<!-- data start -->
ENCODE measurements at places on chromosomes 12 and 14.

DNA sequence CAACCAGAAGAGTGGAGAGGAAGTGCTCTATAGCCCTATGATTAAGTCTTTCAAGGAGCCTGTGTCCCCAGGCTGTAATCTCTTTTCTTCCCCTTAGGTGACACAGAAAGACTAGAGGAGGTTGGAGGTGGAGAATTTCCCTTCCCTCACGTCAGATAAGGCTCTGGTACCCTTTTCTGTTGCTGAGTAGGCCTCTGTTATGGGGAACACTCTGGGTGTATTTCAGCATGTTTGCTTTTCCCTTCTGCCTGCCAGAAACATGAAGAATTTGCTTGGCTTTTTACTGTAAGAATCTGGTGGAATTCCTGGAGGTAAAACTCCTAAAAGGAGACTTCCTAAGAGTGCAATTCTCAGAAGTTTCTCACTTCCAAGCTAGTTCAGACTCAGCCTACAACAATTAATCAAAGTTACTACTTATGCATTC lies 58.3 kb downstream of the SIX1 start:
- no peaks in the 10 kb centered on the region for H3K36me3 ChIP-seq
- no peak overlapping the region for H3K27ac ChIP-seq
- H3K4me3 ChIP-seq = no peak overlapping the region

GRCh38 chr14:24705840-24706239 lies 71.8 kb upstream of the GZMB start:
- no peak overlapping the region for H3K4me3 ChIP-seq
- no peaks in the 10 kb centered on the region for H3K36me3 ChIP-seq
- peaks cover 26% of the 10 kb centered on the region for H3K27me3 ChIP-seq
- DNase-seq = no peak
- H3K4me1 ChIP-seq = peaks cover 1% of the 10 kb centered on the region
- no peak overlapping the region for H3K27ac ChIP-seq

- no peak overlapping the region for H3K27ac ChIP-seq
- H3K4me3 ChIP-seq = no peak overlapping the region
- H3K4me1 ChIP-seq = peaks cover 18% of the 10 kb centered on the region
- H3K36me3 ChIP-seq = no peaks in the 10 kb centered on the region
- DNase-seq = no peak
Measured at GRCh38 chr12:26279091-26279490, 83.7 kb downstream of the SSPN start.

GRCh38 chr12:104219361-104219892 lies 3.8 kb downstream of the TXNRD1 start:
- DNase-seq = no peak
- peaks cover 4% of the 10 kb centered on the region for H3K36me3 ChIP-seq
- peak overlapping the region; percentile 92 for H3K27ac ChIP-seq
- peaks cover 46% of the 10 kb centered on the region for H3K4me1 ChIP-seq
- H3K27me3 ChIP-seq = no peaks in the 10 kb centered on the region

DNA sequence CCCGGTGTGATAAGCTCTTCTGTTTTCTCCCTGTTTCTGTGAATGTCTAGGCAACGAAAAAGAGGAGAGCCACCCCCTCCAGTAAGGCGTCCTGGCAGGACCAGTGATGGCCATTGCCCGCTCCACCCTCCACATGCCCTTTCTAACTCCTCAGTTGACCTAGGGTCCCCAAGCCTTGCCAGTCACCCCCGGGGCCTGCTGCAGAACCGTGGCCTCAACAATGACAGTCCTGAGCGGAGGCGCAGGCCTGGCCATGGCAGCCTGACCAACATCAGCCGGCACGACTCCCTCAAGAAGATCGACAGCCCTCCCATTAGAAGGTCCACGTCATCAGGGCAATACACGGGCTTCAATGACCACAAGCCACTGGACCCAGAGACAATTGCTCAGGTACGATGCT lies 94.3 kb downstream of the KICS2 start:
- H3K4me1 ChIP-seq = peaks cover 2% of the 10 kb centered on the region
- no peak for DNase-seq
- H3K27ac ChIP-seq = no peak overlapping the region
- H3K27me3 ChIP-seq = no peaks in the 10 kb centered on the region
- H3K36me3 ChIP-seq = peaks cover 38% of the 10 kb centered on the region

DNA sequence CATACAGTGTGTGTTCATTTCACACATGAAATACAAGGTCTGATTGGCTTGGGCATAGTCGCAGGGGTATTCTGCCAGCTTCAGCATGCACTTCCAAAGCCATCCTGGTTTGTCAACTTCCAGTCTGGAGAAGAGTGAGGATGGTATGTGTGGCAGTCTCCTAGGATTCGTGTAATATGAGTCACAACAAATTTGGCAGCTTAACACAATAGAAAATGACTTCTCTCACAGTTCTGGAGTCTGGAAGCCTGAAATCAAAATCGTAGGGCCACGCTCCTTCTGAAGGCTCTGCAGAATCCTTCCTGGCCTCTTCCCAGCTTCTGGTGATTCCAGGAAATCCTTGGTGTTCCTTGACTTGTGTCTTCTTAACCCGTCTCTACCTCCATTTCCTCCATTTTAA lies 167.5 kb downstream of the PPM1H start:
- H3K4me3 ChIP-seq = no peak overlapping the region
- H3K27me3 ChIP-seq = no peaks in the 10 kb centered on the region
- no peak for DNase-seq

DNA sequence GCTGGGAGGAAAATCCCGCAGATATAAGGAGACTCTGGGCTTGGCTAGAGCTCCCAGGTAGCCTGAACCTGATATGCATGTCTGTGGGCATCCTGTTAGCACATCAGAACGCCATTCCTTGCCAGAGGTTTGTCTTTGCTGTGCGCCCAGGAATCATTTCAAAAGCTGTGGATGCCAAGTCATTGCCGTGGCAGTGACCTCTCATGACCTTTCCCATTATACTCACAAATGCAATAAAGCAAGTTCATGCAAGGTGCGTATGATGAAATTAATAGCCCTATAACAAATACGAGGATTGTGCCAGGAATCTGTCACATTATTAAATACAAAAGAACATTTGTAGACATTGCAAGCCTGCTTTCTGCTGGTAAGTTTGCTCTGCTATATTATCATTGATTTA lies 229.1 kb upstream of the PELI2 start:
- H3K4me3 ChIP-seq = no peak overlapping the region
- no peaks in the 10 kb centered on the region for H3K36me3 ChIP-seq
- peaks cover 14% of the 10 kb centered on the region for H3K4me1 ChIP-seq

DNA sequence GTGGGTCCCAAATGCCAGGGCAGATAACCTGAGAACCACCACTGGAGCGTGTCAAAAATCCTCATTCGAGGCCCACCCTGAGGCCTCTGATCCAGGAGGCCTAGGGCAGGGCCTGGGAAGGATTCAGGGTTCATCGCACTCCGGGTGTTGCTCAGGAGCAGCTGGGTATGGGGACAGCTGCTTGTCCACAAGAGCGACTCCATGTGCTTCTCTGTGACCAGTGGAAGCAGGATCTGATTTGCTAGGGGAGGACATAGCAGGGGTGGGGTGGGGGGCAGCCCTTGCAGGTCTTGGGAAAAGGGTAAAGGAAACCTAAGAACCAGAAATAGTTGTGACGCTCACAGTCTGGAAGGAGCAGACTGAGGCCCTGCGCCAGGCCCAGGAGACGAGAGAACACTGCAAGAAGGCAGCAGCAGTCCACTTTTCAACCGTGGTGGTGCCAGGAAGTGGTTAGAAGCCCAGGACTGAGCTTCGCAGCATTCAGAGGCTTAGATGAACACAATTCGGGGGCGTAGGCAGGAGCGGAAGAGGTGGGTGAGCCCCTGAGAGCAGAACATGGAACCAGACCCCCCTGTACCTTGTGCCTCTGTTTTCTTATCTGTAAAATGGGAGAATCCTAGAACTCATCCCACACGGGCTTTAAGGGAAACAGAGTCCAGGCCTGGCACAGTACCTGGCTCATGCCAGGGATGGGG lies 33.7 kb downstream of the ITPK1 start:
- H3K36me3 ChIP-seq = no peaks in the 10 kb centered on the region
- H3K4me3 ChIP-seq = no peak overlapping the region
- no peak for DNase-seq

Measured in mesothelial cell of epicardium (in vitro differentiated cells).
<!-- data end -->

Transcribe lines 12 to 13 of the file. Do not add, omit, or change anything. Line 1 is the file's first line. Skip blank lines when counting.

- no peak overlapping the region for H3K27ac ChIP-seq

- no peak overlapping the region for H3K27ac ChIP-seq